To Tell the Truth


By Judith Hanson Lasater  |  

Speech is perhaps the most human of all our activities. Parents eagerly await their children’s first words; paradoxically, before long they can’t wait for them to be quiet. The spoken word has the capacity to inspire, frighten, and delight. It is used to announce birth, mourn death, and dominates most of the waking hours in between.

The world’s great spiritual teachings all acknowledge that what we say has profound power to affect our consciousness. Buddhism, for example, teaches Right Speech as one of its main precepts. In this context, Right Speech means speech that is nonharming and which has the intention to support all living beings. In the Yoga Sutra (Chapter II, verse 30), Patanjali presents to yoga students the concept of satya (truth) as a similar teaching. But he offers a slightly different slant. Satya is one of the five yamas, or
restraints, that practitioners are to incorporate into their lives. (The other four are ahimsa, nonviolence; asteya, nonstealing; brahmacharya, sexual continence; and aparigraha, noncovetousness.) Because satya is presented as a yama, Patanjali’s teaching on the subject has mainly been associated with restraint rather than with action—with what we should refrain from doing rather than with what specifically we should do. The teaching of satya is not presented in this manner as an accident or oversight. In most ways, the practice of satya is about restraint: about slowing down, filtering, carefully considering our words so that when we choose them, they are in harmony with the first yama, ahimsa. Patanjali and his major commentators state that no words can reflect truth unless they flow from the spirit of nonviolence. And here Patanjali is exactly in harmony with the Buddhist teaching of Right Speech. It is clear that Patanjali did not want his readers to confuse satya with speech that might be factually accurate but harmful. Your dress may be the ugliest one I have ever seen, but it is not necessarily practicing satya to tell you so.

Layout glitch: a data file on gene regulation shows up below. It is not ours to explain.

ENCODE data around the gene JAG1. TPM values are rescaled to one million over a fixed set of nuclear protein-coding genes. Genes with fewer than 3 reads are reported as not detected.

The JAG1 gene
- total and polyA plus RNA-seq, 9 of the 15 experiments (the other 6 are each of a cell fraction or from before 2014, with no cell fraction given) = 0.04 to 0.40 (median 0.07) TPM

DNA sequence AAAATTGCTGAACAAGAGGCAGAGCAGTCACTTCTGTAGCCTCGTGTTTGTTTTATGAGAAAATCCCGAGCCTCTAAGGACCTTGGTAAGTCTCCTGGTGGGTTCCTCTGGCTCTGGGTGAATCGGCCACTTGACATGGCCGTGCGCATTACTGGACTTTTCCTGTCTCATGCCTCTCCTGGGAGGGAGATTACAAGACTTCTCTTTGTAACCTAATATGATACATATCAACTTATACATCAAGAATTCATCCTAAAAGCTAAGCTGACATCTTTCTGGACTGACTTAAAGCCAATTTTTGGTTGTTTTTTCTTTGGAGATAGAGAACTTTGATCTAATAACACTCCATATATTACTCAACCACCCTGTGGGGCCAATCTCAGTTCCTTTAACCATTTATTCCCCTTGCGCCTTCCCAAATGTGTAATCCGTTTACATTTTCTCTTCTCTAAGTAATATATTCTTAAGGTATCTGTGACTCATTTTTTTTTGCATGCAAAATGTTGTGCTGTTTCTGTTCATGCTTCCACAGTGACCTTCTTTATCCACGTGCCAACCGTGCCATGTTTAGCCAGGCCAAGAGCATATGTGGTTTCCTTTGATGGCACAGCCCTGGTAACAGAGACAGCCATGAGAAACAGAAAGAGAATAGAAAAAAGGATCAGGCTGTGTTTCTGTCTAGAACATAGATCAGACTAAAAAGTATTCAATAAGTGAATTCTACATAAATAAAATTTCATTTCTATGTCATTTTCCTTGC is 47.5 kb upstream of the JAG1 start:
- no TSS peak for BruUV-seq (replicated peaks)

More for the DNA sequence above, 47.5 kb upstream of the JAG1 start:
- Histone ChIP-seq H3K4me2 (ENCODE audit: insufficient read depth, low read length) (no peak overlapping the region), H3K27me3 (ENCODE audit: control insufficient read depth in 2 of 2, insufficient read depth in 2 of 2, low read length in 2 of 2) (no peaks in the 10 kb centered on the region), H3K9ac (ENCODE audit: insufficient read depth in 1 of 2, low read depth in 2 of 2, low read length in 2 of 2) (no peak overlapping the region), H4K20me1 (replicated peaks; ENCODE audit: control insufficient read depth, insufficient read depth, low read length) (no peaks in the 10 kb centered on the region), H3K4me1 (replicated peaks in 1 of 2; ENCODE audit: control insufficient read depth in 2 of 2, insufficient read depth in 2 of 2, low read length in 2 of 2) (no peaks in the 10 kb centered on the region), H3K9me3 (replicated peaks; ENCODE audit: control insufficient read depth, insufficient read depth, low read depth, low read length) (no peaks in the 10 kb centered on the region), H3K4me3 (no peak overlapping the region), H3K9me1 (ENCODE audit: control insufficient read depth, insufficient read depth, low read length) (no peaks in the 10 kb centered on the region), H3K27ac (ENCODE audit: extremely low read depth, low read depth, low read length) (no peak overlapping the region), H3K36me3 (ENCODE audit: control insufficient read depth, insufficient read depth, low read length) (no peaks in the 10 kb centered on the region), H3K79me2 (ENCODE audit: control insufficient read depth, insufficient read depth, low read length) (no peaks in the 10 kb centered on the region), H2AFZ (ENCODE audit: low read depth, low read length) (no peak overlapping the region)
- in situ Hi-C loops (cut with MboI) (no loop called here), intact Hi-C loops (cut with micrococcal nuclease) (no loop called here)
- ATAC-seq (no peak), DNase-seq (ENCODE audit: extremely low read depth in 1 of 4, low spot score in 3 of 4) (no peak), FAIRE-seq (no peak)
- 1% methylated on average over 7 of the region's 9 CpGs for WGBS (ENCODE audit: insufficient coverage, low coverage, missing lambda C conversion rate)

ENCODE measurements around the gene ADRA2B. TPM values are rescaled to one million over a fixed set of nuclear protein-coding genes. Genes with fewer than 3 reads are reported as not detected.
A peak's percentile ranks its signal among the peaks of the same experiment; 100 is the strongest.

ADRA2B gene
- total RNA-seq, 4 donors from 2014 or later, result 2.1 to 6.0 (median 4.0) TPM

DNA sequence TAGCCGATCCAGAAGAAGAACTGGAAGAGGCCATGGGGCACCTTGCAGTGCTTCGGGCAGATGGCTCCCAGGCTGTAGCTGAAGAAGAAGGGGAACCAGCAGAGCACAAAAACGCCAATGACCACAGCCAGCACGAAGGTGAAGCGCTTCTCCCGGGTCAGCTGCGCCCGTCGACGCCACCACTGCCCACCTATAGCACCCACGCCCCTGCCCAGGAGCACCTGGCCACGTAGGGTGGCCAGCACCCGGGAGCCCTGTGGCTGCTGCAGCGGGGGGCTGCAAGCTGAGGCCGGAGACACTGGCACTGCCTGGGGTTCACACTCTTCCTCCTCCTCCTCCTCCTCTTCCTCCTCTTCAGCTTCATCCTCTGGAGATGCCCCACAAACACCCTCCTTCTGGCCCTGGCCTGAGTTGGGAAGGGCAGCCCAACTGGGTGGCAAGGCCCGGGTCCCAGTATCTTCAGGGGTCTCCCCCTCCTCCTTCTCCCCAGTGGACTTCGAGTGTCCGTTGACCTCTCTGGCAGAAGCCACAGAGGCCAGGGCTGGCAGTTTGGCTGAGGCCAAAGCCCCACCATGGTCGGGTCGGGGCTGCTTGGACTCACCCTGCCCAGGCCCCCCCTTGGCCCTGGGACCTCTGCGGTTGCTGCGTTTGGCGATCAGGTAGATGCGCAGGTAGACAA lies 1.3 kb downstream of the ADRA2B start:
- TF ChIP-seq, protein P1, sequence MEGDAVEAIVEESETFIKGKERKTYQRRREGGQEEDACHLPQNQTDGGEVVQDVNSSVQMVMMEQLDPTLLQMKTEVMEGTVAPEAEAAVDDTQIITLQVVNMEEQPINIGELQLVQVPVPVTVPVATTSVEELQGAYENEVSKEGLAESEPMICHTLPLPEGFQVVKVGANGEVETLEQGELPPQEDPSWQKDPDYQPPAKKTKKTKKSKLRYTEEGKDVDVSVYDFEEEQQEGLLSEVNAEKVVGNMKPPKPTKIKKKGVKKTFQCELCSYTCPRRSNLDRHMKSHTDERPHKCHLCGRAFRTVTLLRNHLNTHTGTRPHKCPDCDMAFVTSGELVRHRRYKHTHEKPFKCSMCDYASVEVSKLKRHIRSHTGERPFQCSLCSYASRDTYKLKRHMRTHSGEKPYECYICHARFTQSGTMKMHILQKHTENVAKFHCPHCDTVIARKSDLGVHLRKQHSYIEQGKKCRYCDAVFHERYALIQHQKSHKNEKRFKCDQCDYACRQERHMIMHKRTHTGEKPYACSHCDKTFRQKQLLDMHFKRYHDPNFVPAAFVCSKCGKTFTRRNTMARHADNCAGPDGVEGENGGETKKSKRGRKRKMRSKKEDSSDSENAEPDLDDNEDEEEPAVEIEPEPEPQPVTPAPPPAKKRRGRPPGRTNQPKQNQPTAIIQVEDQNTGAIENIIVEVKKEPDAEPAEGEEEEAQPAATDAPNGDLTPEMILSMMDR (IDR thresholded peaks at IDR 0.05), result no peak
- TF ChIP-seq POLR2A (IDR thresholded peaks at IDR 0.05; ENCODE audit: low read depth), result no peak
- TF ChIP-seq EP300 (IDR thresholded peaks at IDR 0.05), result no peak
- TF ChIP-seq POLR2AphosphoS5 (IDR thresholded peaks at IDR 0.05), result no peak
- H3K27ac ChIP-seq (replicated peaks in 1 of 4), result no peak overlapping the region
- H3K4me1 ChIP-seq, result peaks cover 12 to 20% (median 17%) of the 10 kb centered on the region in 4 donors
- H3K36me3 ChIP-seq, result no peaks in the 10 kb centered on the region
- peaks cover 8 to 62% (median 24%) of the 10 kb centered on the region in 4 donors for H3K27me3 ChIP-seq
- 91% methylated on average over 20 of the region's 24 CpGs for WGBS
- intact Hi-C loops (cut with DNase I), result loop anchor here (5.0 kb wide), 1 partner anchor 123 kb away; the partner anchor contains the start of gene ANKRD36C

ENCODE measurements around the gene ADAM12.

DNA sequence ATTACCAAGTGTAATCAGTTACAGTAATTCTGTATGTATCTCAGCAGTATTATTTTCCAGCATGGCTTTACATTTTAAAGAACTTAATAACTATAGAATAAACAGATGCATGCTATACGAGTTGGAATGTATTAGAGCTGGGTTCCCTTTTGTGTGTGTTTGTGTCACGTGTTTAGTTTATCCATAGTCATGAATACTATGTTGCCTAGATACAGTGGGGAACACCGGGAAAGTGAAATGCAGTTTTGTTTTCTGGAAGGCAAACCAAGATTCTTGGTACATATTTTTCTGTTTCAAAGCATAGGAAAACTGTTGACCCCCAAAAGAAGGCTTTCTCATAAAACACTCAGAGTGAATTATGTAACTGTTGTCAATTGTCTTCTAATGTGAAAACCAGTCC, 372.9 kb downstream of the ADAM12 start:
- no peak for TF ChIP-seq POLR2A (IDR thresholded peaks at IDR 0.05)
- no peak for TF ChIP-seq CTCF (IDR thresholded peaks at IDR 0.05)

Regrettably, additional guidelines for the practice of satya in the Yoga Sutra are not very extensive. In the era when Patanjali wrote, it was expected that the teacher or guru would fill in any gaps in the disciple’s understanding. But many modern-day yoga students don’t have such guidance, and the lack of explanation in the Yoga Sutra about practicing satya can make it difficult to incorporate the practice into everyday life.

The Language of Observation

I have found much help for deepening my practice of satya in the teachings of Nonviolent Communication (NVC), developed by Marshall Rosenberg, Ph.D. For one thing, his work has helped me more carefully separate my judgments from my observations. Instead of saying, “This room is a mess,” I now might say, “This room does not meet my ‘need’ for order.” The first sentence is a judgment; the second one is an observation. In the first sentence, I am imposing my standards on the world; in the second, I am simply and clearly
expressing my needs in this moment. (“Needs” is the terminology used in NVC; it might be more in keeping with yoga philosophy to call these “desires.”)

The practice of yoga is about becoming clearly self-aware. As I practice yoga over the years, I work to become increasingly aware of my perceptions and beliefs—and to acknowledge they are only my individual perceptions and beliefs. To speak as if they are “truth” with a capital “T” is not to live in reality, and it’s certainly not the practice of satya. If I say that someone or something is “bad,” my words may be spoken as a truth, but it is actually just an opinion. I am not suggesting that we try to attain some, perfect state and attempt to avoid evaluating anything. If we did this, we could not judge which shirt to put on in the morning. I am suggesting instead that we focus on our thoughts and speech so we that we become aware if and when we choose to judge. By being aware that I am judging, I can make
clear to myself and others that I am not claiming access to ultimate truth. In reality, of course, no one person can legitimately claim that.

Even when we are practicing yoga, we can easily confuse observation and judgment. In the studio, for example, it is not uncommon to have judgments about a pose we find unpleasant. When the teacher suggests we try such a pose, one of the following judgments may pass through the mind. First, we might say to ourselves, “This pose does not do anything useful” (judging the pose). Or we may inwardly judge the teacher. Finally, and probably most commonly, we think, “What’s wrong with me that I cannot do this pose?” (judging ourselves).